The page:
US House of Reps passes bill mandating study on illicit use of cryptocurrencies

Cryptocurrency North America Regulations United States
Mark Knowles
Written by Mark Knowles

The US House of Representatives unanimously passed a bill on Monday (June 25) to mandate the US Comptroller General to undertake a study to examine the role of cryptocurrencies in illicit transactions.

Bill H.R. 6069, also known under the title of the Fight Illicit Networks and Detect Trafficking Act, was “passed unanimously,” according to California Rep. Juan Vargas, the representative who jointly introduced the bill with Rep. Keith Rothfus.

US Congressman Keith Rothfus. Photo: US Congress

US Congressman Keith Rothfus. Photo: US Congress

If passed into law, the bill would require the Government Accountability Office (GAO) to carry out a study on how virtual currencies and online marketplaces are used to buy, sell, or facilitate the financing of goods or services associated with sex trafficking or drug trafficking.

“Cryptocurrencies can mask traffickers’ transactions, affording them a level of anonymity when conducting illegal activities. This bipartisan legislation will help the government expose new criminal methods to move illicit funds, and provide ways to stop them,”  said  Rothfus.

“Illicit markets where drug and human trafficking take place are constantly evolving, especially on the dark web. I am proud to see my colleagues join Representative Vargas and me on this critical issue. I hope this bill sees its way through the Senate to the President’s desk,” he added.

United States Congressman Juan Vargas. Photo: US Congress

United States Congressman Juan Vargas. Photo: US Congress

The passage of the bill through the House follows the testimony of Deputy Assistant Director of the US Secret Service’s Office of Investigations Robert Novy, who earlier this month asked Congress for help in preventing cryptocurrencies like Monero and Zcash, which provide users with enhanced privacy and anonymity features, from being used for illicit purposes.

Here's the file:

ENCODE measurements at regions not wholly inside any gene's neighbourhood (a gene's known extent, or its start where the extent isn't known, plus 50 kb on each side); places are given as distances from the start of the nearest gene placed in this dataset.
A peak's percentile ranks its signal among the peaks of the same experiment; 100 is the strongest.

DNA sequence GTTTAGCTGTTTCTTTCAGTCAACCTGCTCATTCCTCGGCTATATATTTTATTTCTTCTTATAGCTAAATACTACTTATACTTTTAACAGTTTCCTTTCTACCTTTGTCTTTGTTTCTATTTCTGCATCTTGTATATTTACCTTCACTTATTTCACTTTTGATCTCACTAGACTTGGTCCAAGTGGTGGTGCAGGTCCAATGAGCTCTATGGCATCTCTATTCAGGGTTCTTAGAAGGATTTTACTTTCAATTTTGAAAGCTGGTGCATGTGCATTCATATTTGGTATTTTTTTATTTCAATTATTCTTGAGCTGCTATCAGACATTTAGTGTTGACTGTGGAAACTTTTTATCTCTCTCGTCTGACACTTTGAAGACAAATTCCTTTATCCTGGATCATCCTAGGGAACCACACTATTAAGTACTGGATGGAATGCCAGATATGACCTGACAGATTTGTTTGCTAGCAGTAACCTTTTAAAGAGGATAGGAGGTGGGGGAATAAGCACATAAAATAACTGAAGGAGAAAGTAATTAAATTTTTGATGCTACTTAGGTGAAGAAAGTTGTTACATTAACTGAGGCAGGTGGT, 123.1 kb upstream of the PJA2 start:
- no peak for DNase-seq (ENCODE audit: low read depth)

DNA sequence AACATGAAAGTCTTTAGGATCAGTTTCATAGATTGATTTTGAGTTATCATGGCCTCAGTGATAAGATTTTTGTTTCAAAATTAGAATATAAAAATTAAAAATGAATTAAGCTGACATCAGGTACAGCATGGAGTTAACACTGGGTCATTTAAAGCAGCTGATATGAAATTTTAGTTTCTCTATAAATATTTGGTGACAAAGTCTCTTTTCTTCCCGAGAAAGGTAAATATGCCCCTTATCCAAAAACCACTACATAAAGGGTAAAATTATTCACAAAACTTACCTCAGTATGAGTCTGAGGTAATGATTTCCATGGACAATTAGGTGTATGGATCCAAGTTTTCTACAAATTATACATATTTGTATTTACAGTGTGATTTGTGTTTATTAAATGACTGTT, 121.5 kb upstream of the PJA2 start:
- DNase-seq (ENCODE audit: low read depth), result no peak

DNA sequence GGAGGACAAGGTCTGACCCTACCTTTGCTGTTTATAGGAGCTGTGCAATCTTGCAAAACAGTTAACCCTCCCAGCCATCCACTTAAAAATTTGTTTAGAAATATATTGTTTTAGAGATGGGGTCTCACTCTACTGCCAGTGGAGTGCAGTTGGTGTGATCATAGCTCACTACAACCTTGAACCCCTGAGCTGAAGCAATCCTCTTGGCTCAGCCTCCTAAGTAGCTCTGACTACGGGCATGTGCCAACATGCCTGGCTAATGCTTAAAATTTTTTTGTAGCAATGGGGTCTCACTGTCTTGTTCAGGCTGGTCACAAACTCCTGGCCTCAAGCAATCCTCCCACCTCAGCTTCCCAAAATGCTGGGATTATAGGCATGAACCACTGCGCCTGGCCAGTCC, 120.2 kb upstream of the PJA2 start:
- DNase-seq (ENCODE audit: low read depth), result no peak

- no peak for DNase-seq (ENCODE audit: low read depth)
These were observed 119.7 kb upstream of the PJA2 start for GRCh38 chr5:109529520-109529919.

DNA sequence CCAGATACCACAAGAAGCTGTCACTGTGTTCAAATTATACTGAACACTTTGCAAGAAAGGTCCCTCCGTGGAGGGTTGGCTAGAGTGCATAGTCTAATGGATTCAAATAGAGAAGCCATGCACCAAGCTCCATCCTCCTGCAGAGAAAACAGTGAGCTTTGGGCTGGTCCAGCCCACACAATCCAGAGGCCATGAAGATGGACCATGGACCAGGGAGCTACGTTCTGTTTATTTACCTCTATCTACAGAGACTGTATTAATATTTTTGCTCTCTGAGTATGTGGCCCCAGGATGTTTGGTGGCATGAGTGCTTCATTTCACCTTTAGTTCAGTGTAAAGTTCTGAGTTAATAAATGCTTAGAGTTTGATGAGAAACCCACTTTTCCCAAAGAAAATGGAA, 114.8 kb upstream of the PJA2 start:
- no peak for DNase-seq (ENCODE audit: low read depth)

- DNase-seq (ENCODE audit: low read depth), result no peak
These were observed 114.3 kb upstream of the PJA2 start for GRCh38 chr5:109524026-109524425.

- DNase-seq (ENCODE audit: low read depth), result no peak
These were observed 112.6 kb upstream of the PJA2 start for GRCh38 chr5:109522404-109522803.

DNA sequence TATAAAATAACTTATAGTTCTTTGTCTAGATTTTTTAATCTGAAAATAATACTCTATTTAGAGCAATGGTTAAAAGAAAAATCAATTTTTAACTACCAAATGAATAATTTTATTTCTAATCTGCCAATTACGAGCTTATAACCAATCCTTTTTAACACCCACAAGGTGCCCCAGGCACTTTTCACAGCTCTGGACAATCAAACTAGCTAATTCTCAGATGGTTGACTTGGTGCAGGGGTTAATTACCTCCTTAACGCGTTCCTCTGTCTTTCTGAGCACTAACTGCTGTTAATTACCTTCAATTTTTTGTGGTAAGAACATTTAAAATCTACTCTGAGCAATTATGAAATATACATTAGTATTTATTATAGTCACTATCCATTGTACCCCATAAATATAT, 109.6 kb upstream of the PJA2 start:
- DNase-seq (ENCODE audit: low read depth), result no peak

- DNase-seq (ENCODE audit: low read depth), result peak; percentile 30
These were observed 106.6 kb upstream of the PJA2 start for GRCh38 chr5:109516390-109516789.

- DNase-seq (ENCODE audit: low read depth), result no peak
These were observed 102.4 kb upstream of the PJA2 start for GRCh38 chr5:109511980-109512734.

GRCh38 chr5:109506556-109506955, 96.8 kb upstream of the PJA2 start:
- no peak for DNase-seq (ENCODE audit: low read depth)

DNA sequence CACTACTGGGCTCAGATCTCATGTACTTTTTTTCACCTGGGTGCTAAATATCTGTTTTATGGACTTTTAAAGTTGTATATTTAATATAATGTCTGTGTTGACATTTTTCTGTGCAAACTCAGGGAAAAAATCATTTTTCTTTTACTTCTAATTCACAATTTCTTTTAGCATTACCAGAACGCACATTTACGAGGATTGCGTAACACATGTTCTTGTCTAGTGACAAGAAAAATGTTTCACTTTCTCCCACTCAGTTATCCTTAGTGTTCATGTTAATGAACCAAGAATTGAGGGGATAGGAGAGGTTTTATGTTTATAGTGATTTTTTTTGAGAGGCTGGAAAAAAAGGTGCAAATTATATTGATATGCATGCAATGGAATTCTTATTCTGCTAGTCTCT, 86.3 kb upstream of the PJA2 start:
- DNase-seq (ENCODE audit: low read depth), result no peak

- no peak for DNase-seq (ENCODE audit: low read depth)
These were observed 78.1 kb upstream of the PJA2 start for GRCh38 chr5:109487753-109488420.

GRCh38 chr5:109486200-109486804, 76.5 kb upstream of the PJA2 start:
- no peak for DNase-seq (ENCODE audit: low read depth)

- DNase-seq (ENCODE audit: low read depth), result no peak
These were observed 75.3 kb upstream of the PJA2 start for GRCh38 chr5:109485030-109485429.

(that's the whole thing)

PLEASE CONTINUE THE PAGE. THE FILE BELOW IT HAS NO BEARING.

“We should… consider additional legislative or regulatory actions to address potential challenges related to anonymity-enhanced cryptocurrencies,” Robert Novy wrote in his testimony to Congress.

The bill also comes hot on the heels of the first nationwide undercover operation targeting darknet vendors which resulted in the arrests of more than 35 individuals selling illicit goods and the seizure of weapons, drugs and more than $23.6 million according to the US Department of Justice.

The undercover operation was coordinated by the Department of Justice, US Immigration and Customs Enforcement’s Homeland Security Investigations (HSI), the US Secret Service (USSS), the US Postal Inspection Service (USPIS) and the US Drug Enforcement Administration (DEA).

The Department of Justice announced the results of this year-long, coordinated national operation on Tuesday (June 26).

US Deputy Attorney-General Rod Rosenstein. Photo: Internet Education Foundation

US Deputy Attorney-General Rod Rosenstein. Photo: Internet Education Foundation

“Criminals who think that they are safe on the Darknet are wrong,” said US Deputy Attorney General Rosenstein.

“We can expose their networks and we are determined to bring them to justice. Today, we arrested more than 35 alleged Darknet vendors. We seized their weapons, their drugs, and $23.6 million of their ill-gotten gains,” he added.

About the author

Mark Knowles

Mark Knowles

Coinlaw Multi-Jurisdiction Blockchain News
Mark Knowles is the Executive Editor of coinlaw.io
With more than a decade of experience as a journalist and editor, Mark has now turned his focus to the blockchain and cryptocurrency revolution that is currently reshaping the global economy. As Executive Editor at Coinlaw Mark is working to create a website that is a hub for the international crypto community to find the latest legal news, legislative changes and expert opinion from across the industry. Contact him at [email protected] or through mobile on +66 (0) 98 705 2716.

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